The Decision of the Islamic Fiqh Committee (number 63, 1/7) about the international stock exchange reads: “Dealing in commodities and currencies and indexes in organized markets: 1- Dealing in commodities in organized markets is done through one of the four following methods:
A- The first method: The contract includes the right of the buyer to get possession of the commoditiy and pay the price immediately, while the commodity is available or that there are receipts that represent it in the hands and possession of the seller. This contract is Islamically permissible with the known conditions of valid sale.
B- The second method: The contract includes the right to get possession of the sold commodity and paying the price immediately provided that this is possible and guaranteed by the market authority. This contract is Islamically permissible with the known conditions of valid sale.
C- The third method: The contract is related to a commodity whose attributes are determined to be delivered at a delayed time and its price should be paid at the time of delivery and the contract should include a condition that requires that it (the contract) actually ends by receiving the commodity and paying the price. This contract is not permissible due to the delay of paying the price and receiving the commodity. Nevertheless, this contract can be re-adjusted in order to include the known conditions of the Salam contract (i.e. buying in advance), and if it includes the known conditions of Salam, then it becomes permissible. Also, it is not permissible to sell the purchased commodity in a Salam contract before actually possessing it.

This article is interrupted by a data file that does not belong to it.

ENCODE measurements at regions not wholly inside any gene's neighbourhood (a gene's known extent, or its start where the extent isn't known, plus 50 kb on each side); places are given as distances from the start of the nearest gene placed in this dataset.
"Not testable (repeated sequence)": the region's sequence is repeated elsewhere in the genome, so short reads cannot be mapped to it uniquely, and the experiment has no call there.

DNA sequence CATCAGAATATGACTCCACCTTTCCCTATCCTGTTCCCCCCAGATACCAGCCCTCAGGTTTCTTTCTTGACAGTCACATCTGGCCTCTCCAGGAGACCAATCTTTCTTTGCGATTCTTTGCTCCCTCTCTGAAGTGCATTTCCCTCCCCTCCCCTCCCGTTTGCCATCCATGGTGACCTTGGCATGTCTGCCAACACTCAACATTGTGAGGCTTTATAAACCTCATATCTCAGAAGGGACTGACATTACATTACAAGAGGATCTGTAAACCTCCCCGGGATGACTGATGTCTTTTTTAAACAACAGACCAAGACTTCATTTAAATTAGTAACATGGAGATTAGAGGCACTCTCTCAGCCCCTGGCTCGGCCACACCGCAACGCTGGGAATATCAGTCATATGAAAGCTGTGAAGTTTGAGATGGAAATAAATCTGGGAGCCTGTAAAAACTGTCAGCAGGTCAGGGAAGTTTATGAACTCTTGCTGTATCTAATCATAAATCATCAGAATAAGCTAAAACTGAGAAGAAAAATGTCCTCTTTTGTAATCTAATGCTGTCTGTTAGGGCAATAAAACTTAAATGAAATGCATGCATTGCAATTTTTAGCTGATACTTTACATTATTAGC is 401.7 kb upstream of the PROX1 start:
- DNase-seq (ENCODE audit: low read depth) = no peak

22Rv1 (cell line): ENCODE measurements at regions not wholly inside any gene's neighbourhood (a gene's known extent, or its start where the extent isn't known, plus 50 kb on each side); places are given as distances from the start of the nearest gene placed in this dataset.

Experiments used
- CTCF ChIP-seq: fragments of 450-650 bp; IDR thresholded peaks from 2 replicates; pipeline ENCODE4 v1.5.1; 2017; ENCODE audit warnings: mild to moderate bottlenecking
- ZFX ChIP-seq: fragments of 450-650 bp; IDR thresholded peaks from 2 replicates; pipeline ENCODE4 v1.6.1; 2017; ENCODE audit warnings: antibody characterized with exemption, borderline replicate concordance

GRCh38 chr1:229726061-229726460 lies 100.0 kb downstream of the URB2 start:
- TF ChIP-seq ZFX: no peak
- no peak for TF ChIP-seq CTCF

D- The fourth method: The contract is related to a commodity whose quality and quantity are defined to be delivered at a delayed time while the price will be paid at the time of delivery without the contract including a condition that requires that it ends by receiving the commodity and paying the price, and it is possible to clear it with a counter contract. This kind of contracts is the most common in commodity markets and it is not permissible in principle.
Professor Hashim Kamali view
Mufti Faraz Adam View
We find Professor Kamali’s arguments in relation to futures pretty persuasive. But given the majority view, we would suggest caution in using such instruments.
As a general approach:
Avoid the issue entirely if you can. If you’re looking to use futures to trade - there are many other unambiguously halal options out there. Use them instead. We have a whole bunch of halal investment options here.
If you are considering using futures as a necessary hedging instrument, our sympathies are very much with you. We would advise asking an Islamic finance expert mufti (such as those on this forum) in the first instance if there might not be clear-cut halal alternatives to hedge your risk etc.
If you cannot find any halal alternative to a conventional futures instrument and your business is really struggling without using futures (and the use of futures is standard practice in your industry) we would probably get comfortable with using conventional futures. But it would depend on the particular circumstances.
To note, this is not a fatwa - you’ll find those above!